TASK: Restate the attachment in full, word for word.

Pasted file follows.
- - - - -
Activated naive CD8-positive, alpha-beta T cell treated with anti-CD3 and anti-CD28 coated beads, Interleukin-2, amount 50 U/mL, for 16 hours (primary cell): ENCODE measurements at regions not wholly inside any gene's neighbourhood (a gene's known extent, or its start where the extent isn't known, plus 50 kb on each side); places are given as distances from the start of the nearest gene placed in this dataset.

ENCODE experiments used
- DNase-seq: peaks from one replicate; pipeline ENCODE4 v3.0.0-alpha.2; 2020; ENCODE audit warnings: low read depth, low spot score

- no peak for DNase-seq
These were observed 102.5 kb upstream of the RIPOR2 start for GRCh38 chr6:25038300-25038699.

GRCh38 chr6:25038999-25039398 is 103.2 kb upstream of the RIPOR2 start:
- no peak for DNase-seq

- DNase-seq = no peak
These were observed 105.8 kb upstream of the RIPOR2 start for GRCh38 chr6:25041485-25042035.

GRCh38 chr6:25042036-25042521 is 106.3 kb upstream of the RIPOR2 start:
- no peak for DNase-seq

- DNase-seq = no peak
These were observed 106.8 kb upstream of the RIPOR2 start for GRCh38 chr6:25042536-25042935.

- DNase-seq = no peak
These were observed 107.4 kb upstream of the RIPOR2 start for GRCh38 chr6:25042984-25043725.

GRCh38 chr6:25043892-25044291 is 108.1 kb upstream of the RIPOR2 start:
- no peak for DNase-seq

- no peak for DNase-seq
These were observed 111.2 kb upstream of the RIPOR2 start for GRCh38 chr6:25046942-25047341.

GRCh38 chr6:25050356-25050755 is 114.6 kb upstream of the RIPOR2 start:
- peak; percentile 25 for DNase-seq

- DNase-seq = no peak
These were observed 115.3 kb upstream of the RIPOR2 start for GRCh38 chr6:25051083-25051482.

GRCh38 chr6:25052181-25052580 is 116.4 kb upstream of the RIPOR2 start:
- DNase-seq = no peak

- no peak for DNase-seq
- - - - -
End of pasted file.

Activated naive CD8-positive, alpha-beta T cell treated with anti-CD3 and anti-CD28 coated beads, Interleukin-2, amount 50 U/mL, for 16 hours (primary cell): ENCODE measurements at regions not wholly inside any gene's neighbourhood (a gene's known extent, or its start where the extent isn't known, plus 50 kb on each side); places are given as distances from the start of the nearest gene placed in this dataset.

ENCODE experiments used
- DNase-seq: peaks from one replicate; pipeline ENCODE4 v3.0.0-alpha.2; 2020; ENCODE audit warnings: low read depth, low spot score

- no peak for DNase-seq
These were observed 102.5 kb upstream of the RIPOR2 start for GRCh38 chr6:25038300-25038699.

GRCh38 chr6:25038999-25039398 is 103.2 kb upstream of the RIPOR2 start:
- no peak for DNase-seq

- DNase-seq = no peak
These were observed 105.8 kb upstream of the RIPOR2 start for GRCh38 chr6:25041485-25042035.

GRCh38 chr6:25042036-25042521 is 106.3 kb upstream of the RIPOR2 start:
- no peak for DNase-seq

- DNase-seq = no peak
These were observed 106.8 kb upstream of the RIPOR2 start for GRCh38 chr6:25042536-25042935.

- DNase-seq = no peak
These were observed 107.4 kb upstream of the RIPOR2 start for GRCh38 chr6:25042984-25043725.

GRCh38 chr6:25043892-25044291 is 108.1 kb upstream of the RIPOR2 start:
- no peak for DNase-seq

- no peak for DNase-seq
These were observed 111.2 kb upstream of the RIPOR2 start for GRCh38 chr6:25046942-25047341.

GRCh38 chr6:25050356-25050755 is 114.6 kb upstream of the RIPOR2 start:
- peak; percentile 25 for DNase-seq

- DNase-seq = no peak
These were observed 115.3 kb upstream of the RIPOR2 start for GRCh38 chr6:25051083-25051482.

GRCh38 chr6:25052181-25052580 is 116.4 kb upstream of the RIPOR2 start:
- DNase-seq = no peak

- no peak for DNase-seq